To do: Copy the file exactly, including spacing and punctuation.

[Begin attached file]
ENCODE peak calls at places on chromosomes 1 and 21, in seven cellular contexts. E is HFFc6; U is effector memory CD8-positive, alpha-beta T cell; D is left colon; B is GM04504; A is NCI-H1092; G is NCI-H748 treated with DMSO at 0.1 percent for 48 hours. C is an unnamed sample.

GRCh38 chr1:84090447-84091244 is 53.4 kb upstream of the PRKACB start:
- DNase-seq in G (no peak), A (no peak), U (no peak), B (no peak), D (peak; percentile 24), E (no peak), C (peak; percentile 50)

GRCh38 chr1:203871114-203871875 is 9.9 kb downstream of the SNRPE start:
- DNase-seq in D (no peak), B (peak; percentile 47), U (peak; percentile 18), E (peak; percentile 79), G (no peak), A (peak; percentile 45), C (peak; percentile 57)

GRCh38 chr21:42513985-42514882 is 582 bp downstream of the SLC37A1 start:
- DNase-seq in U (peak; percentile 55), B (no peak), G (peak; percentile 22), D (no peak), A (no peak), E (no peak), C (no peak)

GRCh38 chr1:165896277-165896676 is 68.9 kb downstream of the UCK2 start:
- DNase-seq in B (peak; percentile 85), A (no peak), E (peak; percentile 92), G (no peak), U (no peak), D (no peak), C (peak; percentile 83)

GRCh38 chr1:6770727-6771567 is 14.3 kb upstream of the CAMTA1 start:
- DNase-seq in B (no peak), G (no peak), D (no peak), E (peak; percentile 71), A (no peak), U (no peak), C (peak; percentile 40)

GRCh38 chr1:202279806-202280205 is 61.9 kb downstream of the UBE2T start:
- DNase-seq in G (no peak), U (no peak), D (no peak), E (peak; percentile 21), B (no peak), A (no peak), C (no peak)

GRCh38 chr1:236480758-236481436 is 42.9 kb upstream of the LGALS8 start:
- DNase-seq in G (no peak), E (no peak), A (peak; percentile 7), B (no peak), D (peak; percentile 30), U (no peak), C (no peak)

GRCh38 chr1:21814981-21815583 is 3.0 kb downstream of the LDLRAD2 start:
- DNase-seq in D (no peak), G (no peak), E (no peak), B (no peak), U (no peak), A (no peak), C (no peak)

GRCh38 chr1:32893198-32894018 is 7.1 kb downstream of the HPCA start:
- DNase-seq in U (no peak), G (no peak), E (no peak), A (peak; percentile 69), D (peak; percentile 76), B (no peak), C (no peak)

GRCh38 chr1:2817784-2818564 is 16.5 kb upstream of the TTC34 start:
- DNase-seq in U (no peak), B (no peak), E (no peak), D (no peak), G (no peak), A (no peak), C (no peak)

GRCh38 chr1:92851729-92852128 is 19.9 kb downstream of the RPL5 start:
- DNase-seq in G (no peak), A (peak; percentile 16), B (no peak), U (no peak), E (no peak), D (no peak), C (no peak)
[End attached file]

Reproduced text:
ENCODE peak calls at places on chromosomes 1 and 21, in seven cellular contexts. E is HFFc6; U is effector memory CD8-positive, alpha-beta T cell; D is left colon; B is GM04504; A is NCI-H1092; G is NCI-H748 treated with DMSO at 0.1 percent for 48 hours. C is an unnamed sample.

GRCh38 chr1:84090447-84091244 is 53.4 kb upstream of the PRKACB start:
- DNase-seq in G (no peak), A (no peak), U (no peak), B (no peak), D (peak; percentile 24), E (no peak), C (peak; percentile 50)

GRCh38 chr1:203871114-203871875 is 9.9 kb downstream of the SNRPE start:
- DNase-seq in D (no peak), B (peak; percentile 47), U (peak; percentile 18), E (peak; percentile 79), G (no peak), A (peak; percentile 45), C (peak; percentile 57)

GRCh38 chr21:42513985-42514882 is 582 bp downstream of the SLC37A1 start:
- DNase-seq in U (peak; percentile 55), B (no peak), G (peak; percentile 22), D (no peak), A (no peak), E (no peak), C (no peak)

GRCh38 chr1:165896277-165896676 is 68.9 kb downstream of the UCK2 start:
- DNase-seq in B (peak; percentile 85), A (no peak), E (peak; percentile 92), G (no peak), U (no peak), D (no peak), C (peak; percentile 83)

GRCh38 chr1:6770727-6771567 is 14.3 kb upstream of the CAMTA1 start:
- DNase-seq in B (no peak), G (no peak), D (no peak), E (peak; percentile 71), A (no peak), U (no peak), C (peak; percentile 40)

GRCh38 chr1:202279806-202280205 is 61.9 kb downstream of the UBE2T start:
- DNase-seq in G (no peak), U (no peak), D (no peak), E (peak; percentile 21), B (no peak), A (no peak), C (no peak)

GRCh38 chr1:236480758-236481436 is 42.9 kb upstream of the LGALS8 start:
- DNase-seq in G (no peak), E (no peak), A (peak; percentile 7), B (no peak), D (peak; percentile 30), U (no peak), C (no peak)

GRCh38 chr1:21814981-21815583 is 3.0 kb downstream of the LDLRAD2 start:
- DNase-seq in D (no peak), G (no peak), E (no peak), B (no peak), U (no peak), A (no peak), C (no peak)

GRCh38 chr1:32893198-32894018 is 7.1 kb downstream of the HPCA start:
- DNase-seq in U (no peak), G (no peak), E (no peak), A (peak; percentile 69), D (peak; percentile 76), B (no peak), C (no peak)

GRCh38 chr1:2817784-2818564 is 16.5 kb upstream of the TTC34 start:
- DNase-seq in U (no peak), B (no peak), E (no peak), D (no peak), G (no peak), A (no peak), C (no peak)

GRCh38 chr1:92851729-92852128 is 19.9 kb downstream of the RPL5 start:
- DNase-seq in G (no peak), A (peak; percentile 16), B (no peak), U (no peak), E (no peak), D (no peak), C (no peak)